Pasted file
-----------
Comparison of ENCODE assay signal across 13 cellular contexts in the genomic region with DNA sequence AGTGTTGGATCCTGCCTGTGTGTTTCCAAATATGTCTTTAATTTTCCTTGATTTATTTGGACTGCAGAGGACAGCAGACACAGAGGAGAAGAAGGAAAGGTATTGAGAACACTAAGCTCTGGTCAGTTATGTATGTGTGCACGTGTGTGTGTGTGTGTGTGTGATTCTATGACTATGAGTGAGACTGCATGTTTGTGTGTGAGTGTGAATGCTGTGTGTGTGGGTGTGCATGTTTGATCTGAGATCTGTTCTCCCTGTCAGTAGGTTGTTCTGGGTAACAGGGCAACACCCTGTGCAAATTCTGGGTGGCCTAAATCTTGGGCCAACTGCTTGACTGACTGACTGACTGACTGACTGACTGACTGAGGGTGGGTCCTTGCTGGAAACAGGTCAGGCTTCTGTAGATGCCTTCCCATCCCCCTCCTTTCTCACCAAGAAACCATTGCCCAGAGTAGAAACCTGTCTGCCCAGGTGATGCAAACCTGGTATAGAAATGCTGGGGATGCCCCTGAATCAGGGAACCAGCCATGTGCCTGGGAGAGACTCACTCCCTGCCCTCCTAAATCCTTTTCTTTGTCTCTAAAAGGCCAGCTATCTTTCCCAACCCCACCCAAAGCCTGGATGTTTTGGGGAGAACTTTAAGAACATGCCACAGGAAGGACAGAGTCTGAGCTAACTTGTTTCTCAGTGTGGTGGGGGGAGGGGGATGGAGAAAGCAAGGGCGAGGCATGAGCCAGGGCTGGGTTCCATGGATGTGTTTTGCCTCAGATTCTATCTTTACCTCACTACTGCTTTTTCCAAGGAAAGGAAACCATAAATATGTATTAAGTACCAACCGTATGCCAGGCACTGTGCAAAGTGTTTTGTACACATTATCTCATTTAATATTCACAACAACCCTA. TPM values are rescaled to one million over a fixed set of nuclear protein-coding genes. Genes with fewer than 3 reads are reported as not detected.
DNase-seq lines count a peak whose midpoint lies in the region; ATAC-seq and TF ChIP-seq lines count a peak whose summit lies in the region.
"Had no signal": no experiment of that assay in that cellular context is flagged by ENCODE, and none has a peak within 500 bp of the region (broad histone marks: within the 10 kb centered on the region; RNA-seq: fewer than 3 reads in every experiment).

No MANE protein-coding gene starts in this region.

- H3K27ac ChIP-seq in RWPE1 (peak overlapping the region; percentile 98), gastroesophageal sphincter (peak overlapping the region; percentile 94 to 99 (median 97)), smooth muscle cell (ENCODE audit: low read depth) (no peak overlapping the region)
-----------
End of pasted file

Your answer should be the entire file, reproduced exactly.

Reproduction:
Comparison of ENCODE assay signal across 13 cellular contexts in the genomic region with DNA sequence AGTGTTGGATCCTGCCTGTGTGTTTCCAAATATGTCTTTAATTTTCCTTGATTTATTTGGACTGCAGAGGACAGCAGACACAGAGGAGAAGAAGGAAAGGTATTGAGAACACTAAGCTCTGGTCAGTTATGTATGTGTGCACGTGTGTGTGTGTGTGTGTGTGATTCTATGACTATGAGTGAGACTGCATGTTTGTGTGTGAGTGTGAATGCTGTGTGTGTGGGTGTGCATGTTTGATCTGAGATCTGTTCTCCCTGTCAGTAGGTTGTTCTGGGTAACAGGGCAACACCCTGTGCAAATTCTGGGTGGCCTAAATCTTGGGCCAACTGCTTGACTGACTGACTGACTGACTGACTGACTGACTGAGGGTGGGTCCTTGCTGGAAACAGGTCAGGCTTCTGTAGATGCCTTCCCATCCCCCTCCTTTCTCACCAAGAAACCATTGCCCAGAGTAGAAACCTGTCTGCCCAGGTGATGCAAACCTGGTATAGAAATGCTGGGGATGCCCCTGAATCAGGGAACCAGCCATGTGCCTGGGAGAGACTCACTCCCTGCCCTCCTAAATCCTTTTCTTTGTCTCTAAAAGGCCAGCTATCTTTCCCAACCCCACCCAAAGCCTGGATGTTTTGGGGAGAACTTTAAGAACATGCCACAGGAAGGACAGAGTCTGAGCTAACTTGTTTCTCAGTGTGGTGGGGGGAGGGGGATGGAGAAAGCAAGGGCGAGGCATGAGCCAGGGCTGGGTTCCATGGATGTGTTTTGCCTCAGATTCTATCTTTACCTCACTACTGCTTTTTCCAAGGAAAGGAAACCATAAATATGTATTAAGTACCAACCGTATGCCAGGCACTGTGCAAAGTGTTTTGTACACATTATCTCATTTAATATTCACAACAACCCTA. TPM values are rescaled to one million over a fixed set of nuclear protein-coding genes. Genes with fewer than 3 reads are reported as not detected.
DNase-seq lines count a peak whose midpoint lies in the region; ATAC-seq and TF ChIP-seq lines count a peak whose summit lies in the region.
"Had no signal": no experiment of that assay in that cellular context is flagged by ENCODE, and none has a peak within 500 bp of the region (broad histone marks: within the 10 kb centered on the region; RNA-seq: fewer than 3 reads in every experiment).

No MANE protein-coding gene starts in this region.

- H3K27ac ChIP-seq in RWPE1 (peak overlapping the region; percentile 98), gastroesophageal sphincter (peak overlapping the region; percentile 94 to 99 (median 97)), smooth muscle cell (ENCODE audit: low read depth) (no peak overlapping the region)